Bronchus-associated lymphoid tissue–resident Foxp3 + T lymphocytes prevent antibody-mediated lung rejection

Wenjun Li, Jason M. Gauthier, Ryuji Higashikubo, Hsi Min Hsiao, Satona Tanaka, Linh Vuong, Jon H. Ritter, Alice Y. Tong, Brian W. Wong, Ramsey R. Hachem, Varun Puri, Ankit Bharat, Alexander S. Krupnick, Chyi S. Hsieh, William M. Baldwin, Francine L. Kelly, Scott M. Palmer, Andrew E. Gelman, Daniel Kreisel*

*Corresponding author for this work

Research output: Contribution to journalArticlepeer-review

52 Scopus citations


Antibody-mediated rejection (AMR) is a principal cause of acute and chronic failure of lung allografts. However, mechanisms mediating this oftentimes fatal complication are poorly understood. Here, we show that Foxp3 + T cells formed aggregates in rejection-free human lung grafts and accumulated within induced bronchus-associated lymphoid tissue (BALT) of tolerant mouse lungs. Using a retransplantation model, we show that selective depletion of graft-resident Foxp3 + T lymphocytes resulted in the generation of donor-specific antibodies (DSA) and AMR, which was associated with complement deposition and destruction of airway epithelium. AMR was dependent on graft infiltration by B and T cells. Depletion of graft-resident Foxp3 + T lymphocytes resulted in prolonged interactions between B and CD4+ T cells within transplanted lungs, which was dependent on CXCR5-CXCL13. Blockade of CXCL13 as well as inhibition of the CD40 ligand and the ICOS ligand suppressed DSA production and prevented AMR. Thus, we have shown that regulatory Foxp3 + T cells residing within BALT of tolerant pulmonary allografts function to suppress B cell activation, a finding that challenges the prevailing view that regulation of humoral responses occurs peripherally. As pulmonary AMR is largely refractory to current immunosuppression, our findings provide a platform for developing therapies that target local immune responses.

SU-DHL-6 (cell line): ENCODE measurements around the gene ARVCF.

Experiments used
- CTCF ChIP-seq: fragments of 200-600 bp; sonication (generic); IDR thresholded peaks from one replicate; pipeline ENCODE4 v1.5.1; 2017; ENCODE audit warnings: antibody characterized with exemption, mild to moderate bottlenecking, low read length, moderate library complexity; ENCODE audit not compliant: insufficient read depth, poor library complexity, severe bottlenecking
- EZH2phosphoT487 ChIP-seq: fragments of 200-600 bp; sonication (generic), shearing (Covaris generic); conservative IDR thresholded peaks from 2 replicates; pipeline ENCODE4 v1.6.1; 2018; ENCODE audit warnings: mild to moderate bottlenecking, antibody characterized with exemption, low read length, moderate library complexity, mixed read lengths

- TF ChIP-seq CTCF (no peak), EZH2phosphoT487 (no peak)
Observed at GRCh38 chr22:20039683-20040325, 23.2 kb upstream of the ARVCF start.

Original languageEnglish (US)
Pages (from-to)556-568
Number of pages13
JournalJournal of Clinical Investigation
Issue number2
StatePublished - Feb 1 2019

ASJC Scopus subject areas

  • General Medicine


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